December 13, 2013
    • I just recently read Brave New World – not a plane, but regardless, loved it! And I think it would make a great in-flight read. Good choice. :)

      December 13, 2013
  8. I admit I’m guilty of over-the-shoulder snooping. I can’t help it, I want to know what people are reading!

    December 13, 2013
  9. Getting on a plane in a few hours. Short trip this time, 2 hours, but often it is longer. My little tip, in addition to yours is I find that if I’ve already made a decent start on the book before traveling, I seem to be able to settle into it better amongst the distractions on an airplane or in an airport. Also, this sometimes reveals to me that I don’t want to take that particular book after all, and I select another. Thank you for a good post.

    December 13, 2013
  10. I *hate* it when people approach me while I’m reading. I know I should be more charitable in such situations and understand that the gate crasher to my imagination probably doesn’t realize how annoying he’s being, but it frustrates me so much. Sometimes, when reading in public, I feel like wearing a “do not disturb” sign around my neck :)

    December 13, 2013
  11. Good stuff! I have had personal experiences with some over the shoulder readers.

    One time, I was writing a blogpost on my laptop, and I casually glance over at the lady next to me and find her rather unashamedly reading my post as I’m writing it. And then she goes, “I totally agree with what you’re saying.” Really, lady?!

    A worse incident: I once sat next to a woman who was sick with a sinus infection. The flight was completely full, so neither of us could change seats or anything, so I was already feeling pretty germaphobic and anxious about catching whatever she had, but of course I wasn’t going to say anything. At one point, she leaned over and touched my book! She goes, “that’s a great book!” and just starts tapping the front cover. NO!!!!!! Needless to say, I caught whatever she had and spent the next two weeks of that business trip feeling like complete rubbish. :(

    December 13, 2013
  12. Reblogged this on jocelynlyx and commented:
    A good read (“:

    December 14, 2013
  13. Great post! You’re spot on about airport ‘bookstores’. For all the travelling I’ve done over the past five years, I’ve only gotten one half-decent book in one – The Psychopath Test, Actually a great travelling read!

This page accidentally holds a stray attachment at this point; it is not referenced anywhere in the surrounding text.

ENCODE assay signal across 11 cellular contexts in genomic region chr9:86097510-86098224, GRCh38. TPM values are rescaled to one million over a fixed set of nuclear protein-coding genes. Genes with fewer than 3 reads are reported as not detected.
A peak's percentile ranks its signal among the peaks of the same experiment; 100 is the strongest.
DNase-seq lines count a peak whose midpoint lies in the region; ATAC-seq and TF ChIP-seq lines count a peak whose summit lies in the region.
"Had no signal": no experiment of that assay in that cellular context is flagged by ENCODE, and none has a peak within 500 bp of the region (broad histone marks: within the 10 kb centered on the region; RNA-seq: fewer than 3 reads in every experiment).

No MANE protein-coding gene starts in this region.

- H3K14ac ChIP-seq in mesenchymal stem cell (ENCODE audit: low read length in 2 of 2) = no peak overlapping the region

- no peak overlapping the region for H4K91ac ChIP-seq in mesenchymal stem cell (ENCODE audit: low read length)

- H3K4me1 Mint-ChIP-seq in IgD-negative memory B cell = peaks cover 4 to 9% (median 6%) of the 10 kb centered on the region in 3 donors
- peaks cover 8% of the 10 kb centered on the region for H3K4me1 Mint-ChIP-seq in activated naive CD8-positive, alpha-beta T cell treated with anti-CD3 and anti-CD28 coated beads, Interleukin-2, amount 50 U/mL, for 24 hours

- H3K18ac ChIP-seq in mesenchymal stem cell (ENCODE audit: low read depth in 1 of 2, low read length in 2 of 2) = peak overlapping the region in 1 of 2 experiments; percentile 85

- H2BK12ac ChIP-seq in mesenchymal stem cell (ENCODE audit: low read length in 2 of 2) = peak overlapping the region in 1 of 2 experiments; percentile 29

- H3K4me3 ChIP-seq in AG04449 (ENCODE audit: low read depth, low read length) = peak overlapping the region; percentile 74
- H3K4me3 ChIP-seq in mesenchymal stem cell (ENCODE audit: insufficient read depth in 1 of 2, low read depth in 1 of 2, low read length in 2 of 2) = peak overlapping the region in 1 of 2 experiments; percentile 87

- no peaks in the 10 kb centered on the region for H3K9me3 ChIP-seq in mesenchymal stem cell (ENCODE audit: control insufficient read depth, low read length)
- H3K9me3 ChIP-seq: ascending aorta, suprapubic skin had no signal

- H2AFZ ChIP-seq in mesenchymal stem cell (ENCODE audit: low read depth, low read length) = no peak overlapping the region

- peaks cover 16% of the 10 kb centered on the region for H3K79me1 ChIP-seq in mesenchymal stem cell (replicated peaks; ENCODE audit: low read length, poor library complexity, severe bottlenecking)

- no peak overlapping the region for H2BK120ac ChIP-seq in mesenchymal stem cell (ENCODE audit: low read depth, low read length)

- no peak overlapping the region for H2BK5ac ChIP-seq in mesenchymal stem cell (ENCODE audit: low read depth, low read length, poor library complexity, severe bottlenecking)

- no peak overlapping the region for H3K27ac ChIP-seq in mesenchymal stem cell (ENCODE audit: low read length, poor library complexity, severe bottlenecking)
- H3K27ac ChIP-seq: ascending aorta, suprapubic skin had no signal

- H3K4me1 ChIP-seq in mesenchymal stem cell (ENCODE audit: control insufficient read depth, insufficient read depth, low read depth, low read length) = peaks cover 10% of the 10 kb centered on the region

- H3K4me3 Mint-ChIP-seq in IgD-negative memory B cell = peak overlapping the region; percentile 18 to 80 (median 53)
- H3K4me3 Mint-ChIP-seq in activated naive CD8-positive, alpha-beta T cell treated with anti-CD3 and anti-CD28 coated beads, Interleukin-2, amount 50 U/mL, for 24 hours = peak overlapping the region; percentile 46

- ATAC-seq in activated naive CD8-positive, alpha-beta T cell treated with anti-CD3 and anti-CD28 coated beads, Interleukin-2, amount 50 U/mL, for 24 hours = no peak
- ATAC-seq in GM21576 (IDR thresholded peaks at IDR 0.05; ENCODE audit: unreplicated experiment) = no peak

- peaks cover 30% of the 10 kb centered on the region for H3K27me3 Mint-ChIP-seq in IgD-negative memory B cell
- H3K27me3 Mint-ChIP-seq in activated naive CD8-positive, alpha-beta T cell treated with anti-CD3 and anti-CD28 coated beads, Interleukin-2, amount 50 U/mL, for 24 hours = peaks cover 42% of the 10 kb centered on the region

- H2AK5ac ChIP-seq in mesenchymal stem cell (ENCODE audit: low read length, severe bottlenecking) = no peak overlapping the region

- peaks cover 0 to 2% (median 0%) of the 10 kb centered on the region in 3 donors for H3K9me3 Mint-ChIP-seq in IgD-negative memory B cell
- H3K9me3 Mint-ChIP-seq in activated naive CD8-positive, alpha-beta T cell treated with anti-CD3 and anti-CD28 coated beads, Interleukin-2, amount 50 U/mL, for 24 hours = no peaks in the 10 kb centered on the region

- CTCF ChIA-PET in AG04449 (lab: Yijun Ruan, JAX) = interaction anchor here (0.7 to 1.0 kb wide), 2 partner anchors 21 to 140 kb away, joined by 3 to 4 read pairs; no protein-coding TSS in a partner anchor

December 15, 2013
  14. Reblogged this on femirhmn196882013's Blog.

    December 15, 2013
  15. Allie #

    One of my ‘rules’ when traveling is akin to what Geoff said. I always take at least 1 physical book plus my nook. That allows me to pick a book that fits my mood and works in the situation. (Too many noisy babies? Too jet-lagged? Read something that doesn’t require much concentration. Nice & quiet flight and wide awake? The book of choice is one with more substance.) Another thing that I do is I take a couple of magazines (usually something like Scientific American or Food & Wine.) When I sit next to a ‘talker’ or over-the-shoulder reader I pull out one of the magazines – Smaller passages are easier to concentrate on, plus many of these types of boors give up because they don’t want to get into an intellectual discussion.

    On one flight I had a woman that kept talking no matter what I did, until I pulled out a Sudoku magazine and she said “oh I love Sudoku!” I handed her the magazine & a pen and was able to read the last 2 hours of the flight in peace!

    December 15, 2013
  16. Interesting points. How about don’t read on an aeroplane if you get motion sickness, unless you have your sick bag at the ready.

    December 15, 2013
  17. Liz #

    Loved: “don’t read anything creepy!” Although it might aid in avoiding conversation with your neighbor.

    December 16, 2013
  18. There’s a word for the people described in 1 and 2, but I call them “rubberneckers”. Good post.

    December 17, 2013
  19. Interesting points! My tip for international flights: Suggest a movie to the person next to you. They’ll be engaged for 1 1/2 to 2 hours. (3 or so if it’s something like Lord of the Rings)

    December 17, 2013
  20. I’ve long been of the understanding that an open book is the universal signal for “do not disturb”. Apparently I’m the only one though.

    January 6, 2014
  21. Great post, I found it very informative. Thank you for sharing this.

    January 30, 2014
  22. Joomla is meant to aid people take charge of what they want
    to publish in their web sites and cause it to convenient on their behalf to gather all needed materials inside a single
    go. There are certain experiences and features that clients demand from the web designers
    they hire. You might consider to create editorial marketing campaigns, generate and monetize web sites, or check out shell out
    for every click campaigns.

    May 29, 2014

Leave a Reply

Fill in your details below or click an icon to log in: Logo

You are commenting using your account. Log Out / Change )

Twitter picture

You are commenting using your Twitter account. Log Out / Change )

Facebook photo

You are commenting using your Facebook account. Log Out / Change )

Google+ photo

You are commenting using your Google+ account. Log Out / Change )

Connecting to %s


Get every new post delivered to your Inbox.

Join 31,182 other followers

%d bloggers like this: